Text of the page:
Saturday, January 5, 2008

Generating Yield – Muni Bond and REITs

Many investors focus on traditional yield-generating instruments such as muni-bonds and REITs when seeking income. Both of these investments have taken significant hits in the recent market turmoil and there is increasing concern over their expected performance in 2008. The underlying economic conditions that have caused their recent dismal performance during the past year have not changed, and investors should be aware of the risks facing these income vehicles.

At first glance the beaten-down municipal bond sector appears to be a solid alternative for income seekers. Proponents such as analysts from Nuveen have talked up the muni market recently stating that there should be a solid recovery into 2008. Others doubt this sunny outlook.

Due to their tax-exempt status, muni bonds usually have lower yields than comparable U.S. Treasuries. However due to the price dive in the muni sector, the yields are now in the same region. The typical triple-A rated 10-year muni bond is yielding 3.9%, while comparable 10-year Treasuries are yielding 4.2%. That means an investor in the 33% federal tax bracket would have to earn more than 5.8% in a taxable bond to beat the muni. Similarly with 30-year bonds, the muni (4.7%) and Treasury yields (4.6%) are virtually the same. To outperform the 4.7% muni, an investor would have to get more than 7% in a taxable bond.

Does this make muni-bonds a good income oriented investment for 2008 – not necessarily. The muni market is fraught with risk and the pricing is merely a reflection of the deteriorating situation. Traditionally muni bonds are thought of as safe because communities can normally increase taxes to cover payments, and local governments tend not to go bankrupt. These simple truths may no longer hold water in some instances, nor have they held true in the past; one example is New York City's fiscal problems of the 1970s and another is Orange County’s (CA) earlier bankruptcy situation.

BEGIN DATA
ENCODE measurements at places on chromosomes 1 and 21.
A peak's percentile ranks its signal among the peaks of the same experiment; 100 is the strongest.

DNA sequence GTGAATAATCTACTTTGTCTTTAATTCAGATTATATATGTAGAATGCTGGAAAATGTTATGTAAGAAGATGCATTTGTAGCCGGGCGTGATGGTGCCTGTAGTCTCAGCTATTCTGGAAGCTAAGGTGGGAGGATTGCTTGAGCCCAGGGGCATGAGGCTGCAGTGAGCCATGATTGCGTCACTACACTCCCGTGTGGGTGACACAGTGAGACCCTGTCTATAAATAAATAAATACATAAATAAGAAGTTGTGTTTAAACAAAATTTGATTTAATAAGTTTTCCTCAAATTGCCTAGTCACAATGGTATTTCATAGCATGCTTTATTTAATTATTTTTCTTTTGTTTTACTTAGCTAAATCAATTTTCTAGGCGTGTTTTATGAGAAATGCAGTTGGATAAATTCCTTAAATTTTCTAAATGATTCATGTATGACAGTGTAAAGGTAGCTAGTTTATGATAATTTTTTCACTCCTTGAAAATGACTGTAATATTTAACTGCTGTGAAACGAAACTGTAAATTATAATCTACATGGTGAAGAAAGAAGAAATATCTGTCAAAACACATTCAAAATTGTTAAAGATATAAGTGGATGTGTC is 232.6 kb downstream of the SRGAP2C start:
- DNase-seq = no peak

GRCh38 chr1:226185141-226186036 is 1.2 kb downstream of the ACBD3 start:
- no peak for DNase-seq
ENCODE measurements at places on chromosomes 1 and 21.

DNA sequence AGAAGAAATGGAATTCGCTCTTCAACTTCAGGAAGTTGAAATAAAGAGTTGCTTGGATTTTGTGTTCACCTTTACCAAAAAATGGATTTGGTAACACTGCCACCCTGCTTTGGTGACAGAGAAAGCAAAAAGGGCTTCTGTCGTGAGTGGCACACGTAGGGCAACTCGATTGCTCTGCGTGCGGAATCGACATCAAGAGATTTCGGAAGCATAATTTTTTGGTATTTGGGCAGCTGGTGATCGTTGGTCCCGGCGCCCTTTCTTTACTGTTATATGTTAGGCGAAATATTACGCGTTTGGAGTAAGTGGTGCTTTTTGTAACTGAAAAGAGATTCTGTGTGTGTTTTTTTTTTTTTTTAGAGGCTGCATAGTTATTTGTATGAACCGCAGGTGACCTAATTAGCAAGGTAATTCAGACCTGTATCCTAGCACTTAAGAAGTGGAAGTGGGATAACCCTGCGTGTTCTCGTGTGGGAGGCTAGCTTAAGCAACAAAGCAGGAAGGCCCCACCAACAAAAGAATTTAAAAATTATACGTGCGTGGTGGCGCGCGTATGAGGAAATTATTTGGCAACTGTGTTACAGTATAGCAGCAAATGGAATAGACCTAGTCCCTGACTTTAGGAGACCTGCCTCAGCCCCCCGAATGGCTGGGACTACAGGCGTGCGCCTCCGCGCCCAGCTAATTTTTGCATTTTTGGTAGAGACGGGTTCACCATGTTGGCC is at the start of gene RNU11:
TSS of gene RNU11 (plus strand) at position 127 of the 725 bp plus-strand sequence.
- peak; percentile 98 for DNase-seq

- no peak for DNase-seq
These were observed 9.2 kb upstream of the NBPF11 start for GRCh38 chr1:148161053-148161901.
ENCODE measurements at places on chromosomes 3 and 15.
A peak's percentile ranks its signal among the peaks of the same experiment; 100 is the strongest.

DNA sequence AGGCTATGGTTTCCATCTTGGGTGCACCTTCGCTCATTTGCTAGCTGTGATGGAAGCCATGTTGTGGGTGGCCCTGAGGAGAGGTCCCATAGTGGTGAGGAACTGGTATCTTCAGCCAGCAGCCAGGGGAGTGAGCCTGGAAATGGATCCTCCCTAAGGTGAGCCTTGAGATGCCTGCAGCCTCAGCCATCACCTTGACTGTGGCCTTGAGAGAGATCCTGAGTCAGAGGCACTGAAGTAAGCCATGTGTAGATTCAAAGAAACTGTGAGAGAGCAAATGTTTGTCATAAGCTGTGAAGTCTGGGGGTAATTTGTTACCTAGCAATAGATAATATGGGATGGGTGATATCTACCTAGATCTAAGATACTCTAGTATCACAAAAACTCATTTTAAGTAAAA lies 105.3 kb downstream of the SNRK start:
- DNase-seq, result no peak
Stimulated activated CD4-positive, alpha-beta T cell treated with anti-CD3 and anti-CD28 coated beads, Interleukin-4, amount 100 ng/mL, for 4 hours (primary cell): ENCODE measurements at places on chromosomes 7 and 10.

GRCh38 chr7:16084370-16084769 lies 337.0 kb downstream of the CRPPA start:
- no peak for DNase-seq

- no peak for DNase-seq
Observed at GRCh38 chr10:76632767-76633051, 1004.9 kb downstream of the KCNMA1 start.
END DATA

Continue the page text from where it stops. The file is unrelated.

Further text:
The issues facing munis were discussed earlier in “ The Muni Bond dilemma". In summary, there are several notable risks facing munis which include:

  • The pension payment crisis unfolding in many states and communities.
  • Increasing budget shortfalls for basic infrastructure projects.
  • Reduced tax collection due to foreclosures.
  • Rejection of tax increases by voters in communities facing economic stress.
  • Probable insolvency of bond insurance firms (ACA Capital, MBIA, Ambac Financial)
  • Falling revenue from community projects.
  • Impending court rulings about state tax interest deductibility.
  • Community investment fund losses (see Will State SIV Funds bankrupt local communities?).
  • An increasing number of bond downgrades from rating agencies.

For those investors evaluating new municipal bond investments, the focus should be on quality and the general financial strength of the backing community. Avoid bonds from areas with high levels of foreclosures, projects with single sources of revenue (theaters, stadiums, etc.), and those insured by agencies on the edge of failure.

REITs are in no better shape. The average apartment REIT was down 27% during 2007. Despite the expectation that many people will move from owning homes to renting, apartment REITs are normally the worst performers during a recession.

Many other REIT segments have not fared much better. The outlook for the coming year shows no improvement. Hotel REITs such as Sunstone Hotel Investors Inc. (SHO) have recently endured down-grades and sunk to new lows. Office and Industrial REITs have demonstrated slowing growth expectations; capitalization leaders such as Boston Properties Inc. (BXP) are down over 24% over the past year. Retail property owners are down over 20%, the Simon Property Group Inc. (SPG) hit new lows recently. While the drop in price makes the valuation on some REITs appear attractive, there is an increasing risk that the dividend payouts may be cut.

One bright spot is Health Care REITs. This REIT sector has more upbeat outlook than others even in the face of a slowing economy. There is a growing demand for health care office space and the lending credit crunch has not slowed build-out. An article from December outlined some of the leaders - Sector Glance: Health Care REITs Rise.

Another sub-sector of REITs that normally holds up in down markets is apartments for college students. The growing demand for college housing is likely not to be impacted by the economic cycle. One REIT focused on this segment is Education Realty Trust (EDR) with a 7.60% yield.

In summary, Muni-Bonds and REITs have numerous headwinds looking forward into 2008. Other yield oriented investments in the energy and natural resource sectors may offer better performance with lower economic risk (see In Search of Yield) Investors should carefully evaluate the potential risks before allocating money to Muni and REIT investments over the upcoming months.

Disclosure: The author does not have a position in any of the income equities mentioned in this article. The information provided does not constitute a solicitation to buy, or an offer to sell securities.